Criteria. A Conference on Critical Design
The MENA Design Research Center is pleased to host an interdisciplinary conference that focuses on the value of critical theory to design, arts, social sciences, and media. The conference aims to encourage interdisciplinary engagement that brings together academics and practitioners to share knowledge on how critical theory encourages social change by challenging assumptions about the status quo.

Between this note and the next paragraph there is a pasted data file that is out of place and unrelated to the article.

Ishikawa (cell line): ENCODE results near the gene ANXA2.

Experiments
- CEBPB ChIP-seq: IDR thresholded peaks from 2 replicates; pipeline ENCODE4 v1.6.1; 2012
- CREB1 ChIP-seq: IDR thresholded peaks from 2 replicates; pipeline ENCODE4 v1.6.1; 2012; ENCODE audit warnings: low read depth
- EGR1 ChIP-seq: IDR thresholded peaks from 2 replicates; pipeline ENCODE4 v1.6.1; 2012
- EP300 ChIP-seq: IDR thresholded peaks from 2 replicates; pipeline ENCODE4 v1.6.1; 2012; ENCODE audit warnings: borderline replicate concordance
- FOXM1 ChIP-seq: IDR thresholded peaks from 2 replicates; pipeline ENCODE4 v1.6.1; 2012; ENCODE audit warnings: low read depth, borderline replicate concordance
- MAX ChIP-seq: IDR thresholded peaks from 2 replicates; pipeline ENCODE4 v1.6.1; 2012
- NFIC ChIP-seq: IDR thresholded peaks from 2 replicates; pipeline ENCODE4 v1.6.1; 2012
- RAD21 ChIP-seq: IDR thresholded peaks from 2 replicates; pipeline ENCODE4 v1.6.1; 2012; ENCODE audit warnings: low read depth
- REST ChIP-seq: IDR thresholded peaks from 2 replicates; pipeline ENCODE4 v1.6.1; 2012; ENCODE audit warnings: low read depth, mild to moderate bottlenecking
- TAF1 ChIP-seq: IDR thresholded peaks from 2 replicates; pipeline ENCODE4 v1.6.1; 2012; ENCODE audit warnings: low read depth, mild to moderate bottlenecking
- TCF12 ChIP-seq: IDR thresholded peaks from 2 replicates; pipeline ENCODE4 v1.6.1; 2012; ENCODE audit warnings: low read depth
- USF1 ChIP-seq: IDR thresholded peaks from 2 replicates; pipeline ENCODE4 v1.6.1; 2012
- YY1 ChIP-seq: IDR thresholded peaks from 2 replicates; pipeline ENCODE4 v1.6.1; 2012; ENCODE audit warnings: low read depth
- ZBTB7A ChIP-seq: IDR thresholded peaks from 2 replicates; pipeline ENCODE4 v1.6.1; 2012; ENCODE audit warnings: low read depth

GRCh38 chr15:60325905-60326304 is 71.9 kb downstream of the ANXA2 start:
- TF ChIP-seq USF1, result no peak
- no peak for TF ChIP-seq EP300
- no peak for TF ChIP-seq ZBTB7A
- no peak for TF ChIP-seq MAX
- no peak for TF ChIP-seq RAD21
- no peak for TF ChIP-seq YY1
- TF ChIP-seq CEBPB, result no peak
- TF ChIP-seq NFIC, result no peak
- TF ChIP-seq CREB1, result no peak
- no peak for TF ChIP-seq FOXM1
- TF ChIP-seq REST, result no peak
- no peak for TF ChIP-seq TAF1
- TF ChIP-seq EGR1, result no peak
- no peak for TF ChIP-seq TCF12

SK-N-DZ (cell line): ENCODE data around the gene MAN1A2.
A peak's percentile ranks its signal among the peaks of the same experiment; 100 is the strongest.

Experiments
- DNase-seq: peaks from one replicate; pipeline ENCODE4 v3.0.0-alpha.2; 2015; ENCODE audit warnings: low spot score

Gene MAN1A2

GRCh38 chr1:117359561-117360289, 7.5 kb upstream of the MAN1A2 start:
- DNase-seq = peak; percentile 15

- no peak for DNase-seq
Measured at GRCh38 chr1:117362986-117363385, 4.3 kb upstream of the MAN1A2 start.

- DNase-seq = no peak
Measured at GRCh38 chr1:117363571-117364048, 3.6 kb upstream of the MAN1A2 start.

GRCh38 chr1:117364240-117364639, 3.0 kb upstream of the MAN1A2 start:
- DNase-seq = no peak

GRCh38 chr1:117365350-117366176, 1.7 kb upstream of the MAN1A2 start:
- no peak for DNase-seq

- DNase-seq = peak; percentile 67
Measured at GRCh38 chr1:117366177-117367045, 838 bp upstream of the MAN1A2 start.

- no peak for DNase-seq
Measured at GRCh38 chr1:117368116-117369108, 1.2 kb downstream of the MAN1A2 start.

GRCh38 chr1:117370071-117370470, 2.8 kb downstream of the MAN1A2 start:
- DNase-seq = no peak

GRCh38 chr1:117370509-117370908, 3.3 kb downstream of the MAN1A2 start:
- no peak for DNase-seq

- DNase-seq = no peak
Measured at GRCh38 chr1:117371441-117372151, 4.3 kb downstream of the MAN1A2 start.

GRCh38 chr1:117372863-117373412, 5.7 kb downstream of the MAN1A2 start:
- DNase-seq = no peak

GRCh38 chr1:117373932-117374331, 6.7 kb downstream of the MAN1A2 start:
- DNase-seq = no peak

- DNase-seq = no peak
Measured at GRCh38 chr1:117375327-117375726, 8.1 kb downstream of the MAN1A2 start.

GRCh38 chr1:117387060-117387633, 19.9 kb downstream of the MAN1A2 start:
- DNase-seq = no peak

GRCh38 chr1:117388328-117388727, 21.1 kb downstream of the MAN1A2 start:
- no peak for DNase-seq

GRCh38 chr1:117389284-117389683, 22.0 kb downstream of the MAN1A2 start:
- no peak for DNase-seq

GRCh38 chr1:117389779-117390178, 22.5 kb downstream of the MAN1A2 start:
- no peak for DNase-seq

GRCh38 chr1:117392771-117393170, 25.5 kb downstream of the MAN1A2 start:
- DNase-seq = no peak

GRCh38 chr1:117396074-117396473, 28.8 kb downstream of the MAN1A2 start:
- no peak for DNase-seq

The conference seeks to understand how the relatively new field of Critical Design positions the design discipline within a larger constellation of critically-oriented research. As Dunne, Raby, and others have shown, critical design, as opposed to affirmative design, asserts that design ought “to raise issues, to ask questions and to challenge assumptions” (1) rather than only emphasizing problem-solving and production. Critical Design uncovers the “values, ideologies, and behavioral norms” that design processes often obscure (2). In the same vein as the Frankfurt School-inspired critical theory that preceded it, critical design is a research orientation dedicated to transgressing and undermining social conformity, passivity, and other values of capitalist ideology, in hopes of bringing about social emancipation. We are surrounded by products that give us an illusion of choice and encourage passivity. But “industrial design’s position at the heart of consumer culture could be subverted for more socially beneficial ends by providing a unique aesthetic medium that engages the user’s imagination.”(3) With increasing social and environmental challenges, the future seems unnerving; however, instead of taking critical and opposing stances, many tend to conform and retreat into self-constructed consumerist realities. Social media helps create the illusion that humanity is passionately united under similar causes and struggles, but in reality, most have accepted these world challenges as norms. What roles can designers play in such circumstances? Designers are taught and expected to use their skills to create products and experiences that shape the opinions, values, emotions, and behaviors of their users. With what tools and methods do critical designers need to be equipped in order to become agents of change? How can designers disrupt the value that systems and generations of products have created since industrialization and shed light on contemporary social issues to which we have become oblivious? For example, in 2010, a group of Lebanese students showcased a range of products that critiqued aspects of Lebanese society at the Salone del Mobile in Milan. These products included Union – a radio that allows users to listen to all six main political party stations simultaneously; INcognito – a dome-shaped umbrella that addresses the physical impositions of the burka; and Dust in the Wind – a product that critiques the illegality of cremation in Lebanon. The exhibition was named ‘Design in Times of Crisis’. Although these students may not have been aware of critical design, their projects nevertheless epitomized the drives and motivations of this new, emerging field. Therefore, critical design needs to be located within an epistemological network of critically-oriented research, especially with a focus on local context. The conference is set to take place on the 20 May 2017 at the Sursock Museum during the sixth annual Beirut Design Week. MENA Design Research Center welcomes proposals for presentations, papers, workshops, or artefacts from media, design, and social sciences students, scholars, and practitioners. Please submit a 300-word abstract to firstname.lastname@example.org by 10 March 2017. Proposals should include a 100-word biography and the form that your presentation will take (paper, presentation, workshop, artefact). Accepted submissions will be notified by 17 March 2017. Sources: 1. Dunne, A. (2006). Hertzian Tales: Electronic Products, Aesthetic Experience, and Critical Design. MIT Press. 2. Dunne, A., and Raby, F. (2001). Design Noir: The Secret Life of Electronic Objects. Birkhäuser. 3. Barthes, R. (2000). Mythologies. London: Vintage.